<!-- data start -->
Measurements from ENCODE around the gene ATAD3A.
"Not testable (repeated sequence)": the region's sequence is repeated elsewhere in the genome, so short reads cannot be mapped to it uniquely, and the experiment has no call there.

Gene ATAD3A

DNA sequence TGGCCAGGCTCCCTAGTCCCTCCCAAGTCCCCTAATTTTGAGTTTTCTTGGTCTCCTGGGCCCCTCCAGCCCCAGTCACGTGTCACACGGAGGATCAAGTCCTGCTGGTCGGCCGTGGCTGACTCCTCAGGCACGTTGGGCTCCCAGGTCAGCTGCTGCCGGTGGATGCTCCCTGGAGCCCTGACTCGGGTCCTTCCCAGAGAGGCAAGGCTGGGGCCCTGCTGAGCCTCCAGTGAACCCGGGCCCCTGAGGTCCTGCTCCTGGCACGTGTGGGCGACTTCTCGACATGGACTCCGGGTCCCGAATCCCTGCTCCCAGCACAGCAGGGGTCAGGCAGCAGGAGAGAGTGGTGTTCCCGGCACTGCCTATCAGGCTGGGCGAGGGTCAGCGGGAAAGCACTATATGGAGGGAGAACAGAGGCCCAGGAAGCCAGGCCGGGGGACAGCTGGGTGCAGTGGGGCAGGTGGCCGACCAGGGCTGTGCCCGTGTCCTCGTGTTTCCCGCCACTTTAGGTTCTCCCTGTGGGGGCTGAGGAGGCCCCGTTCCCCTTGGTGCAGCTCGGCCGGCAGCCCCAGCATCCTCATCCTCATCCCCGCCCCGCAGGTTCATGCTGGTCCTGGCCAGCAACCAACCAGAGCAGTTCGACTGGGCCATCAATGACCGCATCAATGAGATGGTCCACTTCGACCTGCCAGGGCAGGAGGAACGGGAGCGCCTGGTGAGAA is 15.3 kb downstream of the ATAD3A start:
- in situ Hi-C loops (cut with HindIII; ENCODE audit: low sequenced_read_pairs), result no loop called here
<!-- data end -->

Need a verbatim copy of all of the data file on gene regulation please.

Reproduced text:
Measurements from ENCODE around the gene ATAD3A.
"Not testable (repeated sequence)": the region's sequence is repeated elsewhere in the genome, so short reads cannot be mapped to it uniquely, and the experiment has no call there.

Gene ATAD3A

DNA sequence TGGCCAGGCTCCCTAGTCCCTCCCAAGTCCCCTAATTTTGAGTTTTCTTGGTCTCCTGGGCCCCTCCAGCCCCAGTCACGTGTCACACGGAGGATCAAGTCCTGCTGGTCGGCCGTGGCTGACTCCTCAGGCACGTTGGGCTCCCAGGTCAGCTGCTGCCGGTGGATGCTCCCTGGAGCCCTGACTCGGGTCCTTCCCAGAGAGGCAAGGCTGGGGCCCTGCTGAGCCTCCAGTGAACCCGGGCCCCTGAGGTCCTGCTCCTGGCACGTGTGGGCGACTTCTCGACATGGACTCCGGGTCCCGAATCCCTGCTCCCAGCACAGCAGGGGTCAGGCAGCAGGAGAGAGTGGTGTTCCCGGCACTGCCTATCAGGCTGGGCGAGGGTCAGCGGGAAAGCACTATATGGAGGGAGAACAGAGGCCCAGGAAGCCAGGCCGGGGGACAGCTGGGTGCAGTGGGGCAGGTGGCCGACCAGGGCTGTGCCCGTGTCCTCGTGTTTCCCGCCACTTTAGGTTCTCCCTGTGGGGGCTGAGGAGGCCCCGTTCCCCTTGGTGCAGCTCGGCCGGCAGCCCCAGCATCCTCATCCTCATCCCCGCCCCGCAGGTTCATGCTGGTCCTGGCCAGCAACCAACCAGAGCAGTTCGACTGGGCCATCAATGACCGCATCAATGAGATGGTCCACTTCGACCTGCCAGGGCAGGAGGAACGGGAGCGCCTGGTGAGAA is 15.3 kb downstream of the ATAD3A start:
- in situ Hi-C loops (cut with HindIII; ENCODE audit: low sequenced_read_pairs), result no loop called here